Sales nationwide of previously owned homes unexpectedly rose in August to the highest level in more than six years as buyers rushed to lock in interest rates before they rise further.
Local home sales mirrored the national trend, with Summit County home purchases reaching their highest level for August in six years.
Nationally, purchases climbed 1.7 percent to a 5.48 million annual rate, the highest since February 2007, figures from the National Association of Realtors showed in a Thursday report.
As for nationwide home sales, the median forecast of 79 economists in a Bloomberg survey called for a drop to 5.25 million.
In Summit County, the number of home sales increased 9.4 percent from August a year ago, with a total of 665 homes changing hands, a report from the Akron Area Board of Realtors showed.
That’s the most for the month of August since roughly 700 homes were sold in August 2007, the Akron board data show. In August of last year, the sales total was 608.
Meanwhile, sales prices in Summit County were down, with the median of properties sold in August dropping 3.3 percent to $119,900 from the $124,000 recorded for August 2012.
However, last month’s median was up from the August 2011 median price of $109,950.
Sales also were up in a 15-county Northeast Ohio area, including Summit, Stark, Portage, Medina and Cuyahoga counties. A total of 3,757 homes were sold in the counties last month , up 11.3 percent from the 3,376 sold in August 2012, according to the Northern Ohio Regional Multiple Listing Service.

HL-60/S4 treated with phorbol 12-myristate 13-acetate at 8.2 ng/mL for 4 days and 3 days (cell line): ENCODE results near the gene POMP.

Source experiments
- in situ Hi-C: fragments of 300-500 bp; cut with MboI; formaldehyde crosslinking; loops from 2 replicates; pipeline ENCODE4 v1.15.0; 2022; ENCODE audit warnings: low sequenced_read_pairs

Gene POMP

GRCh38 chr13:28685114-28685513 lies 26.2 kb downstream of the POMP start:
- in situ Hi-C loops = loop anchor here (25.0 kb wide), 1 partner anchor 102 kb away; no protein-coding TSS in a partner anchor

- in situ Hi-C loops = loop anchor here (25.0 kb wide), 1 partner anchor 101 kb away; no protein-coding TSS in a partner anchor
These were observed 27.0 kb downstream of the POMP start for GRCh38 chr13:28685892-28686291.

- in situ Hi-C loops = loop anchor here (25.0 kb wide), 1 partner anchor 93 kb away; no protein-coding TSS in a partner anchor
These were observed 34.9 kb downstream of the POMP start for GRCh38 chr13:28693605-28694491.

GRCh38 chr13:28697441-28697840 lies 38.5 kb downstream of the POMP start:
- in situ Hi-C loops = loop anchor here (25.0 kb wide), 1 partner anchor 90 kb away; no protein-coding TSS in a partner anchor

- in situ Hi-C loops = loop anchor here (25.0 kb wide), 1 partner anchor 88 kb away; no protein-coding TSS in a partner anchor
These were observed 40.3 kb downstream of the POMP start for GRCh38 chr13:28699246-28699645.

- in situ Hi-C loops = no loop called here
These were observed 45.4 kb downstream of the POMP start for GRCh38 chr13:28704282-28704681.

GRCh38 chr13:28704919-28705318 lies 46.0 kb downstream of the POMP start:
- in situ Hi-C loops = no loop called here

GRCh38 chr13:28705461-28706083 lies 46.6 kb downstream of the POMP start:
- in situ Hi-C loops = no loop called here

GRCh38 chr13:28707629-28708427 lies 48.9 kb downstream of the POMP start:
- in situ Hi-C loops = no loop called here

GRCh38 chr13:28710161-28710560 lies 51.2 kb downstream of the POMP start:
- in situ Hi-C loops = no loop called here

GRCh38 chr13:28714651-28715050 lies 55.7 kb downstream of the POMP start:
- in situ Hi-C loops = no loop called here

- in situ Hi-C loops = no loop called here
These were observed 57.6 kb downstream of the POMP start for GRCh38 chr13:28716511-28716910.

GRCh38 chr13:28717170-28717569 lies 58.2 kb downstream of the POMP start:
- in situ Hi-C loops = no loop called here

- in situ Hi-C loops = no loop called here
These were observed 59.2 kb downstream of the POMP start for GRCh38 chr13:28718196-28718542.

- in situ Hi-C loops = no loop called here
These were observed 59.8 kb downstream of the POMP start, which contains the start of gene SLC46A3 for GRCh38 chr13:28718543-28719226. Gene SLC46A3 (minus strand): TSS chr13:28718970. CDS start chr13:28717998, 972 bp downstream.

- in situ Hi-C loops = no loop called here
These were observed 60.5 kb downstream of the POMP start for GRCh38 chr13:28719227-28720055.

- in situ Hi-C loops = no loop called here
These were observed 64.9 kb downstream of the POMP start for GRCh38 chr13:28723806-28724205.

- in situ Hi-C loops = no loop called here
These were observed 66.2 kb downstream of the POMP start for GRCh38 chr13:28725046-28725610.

Sales also increased statewide, totaling 13,545, which is a 16.9 percent increase from the 11,583 sales posted a year ago, according to figures from the Ohio Association of Realtors. The statewide group said the August 2013 sales total is the month’s best mark since 2006.
The statewide average sales price of $149,963 is a 3.4 percent increase from the $145,093 average price posted in August 2012.
The Ohio association does not provide a median price.
The median sales price jumped by the most since October 2005, reflecting tight inventory, the group said.
The data contain some transactions begun a month or two earlier when mortgage rates were near record lows. The national group said the surge in August was probably the “last hurrah” for the next 12 to 18 months as the jump in borrowing costs and prices hurts affordability.
“Housing will continue to improve, though the remarkable pace of improvement we saw in recent months isn’t going to persist,” said Tom Simons of Jefferies LLC.
Beacon Journal staff writer Katie Byard contributed to this report.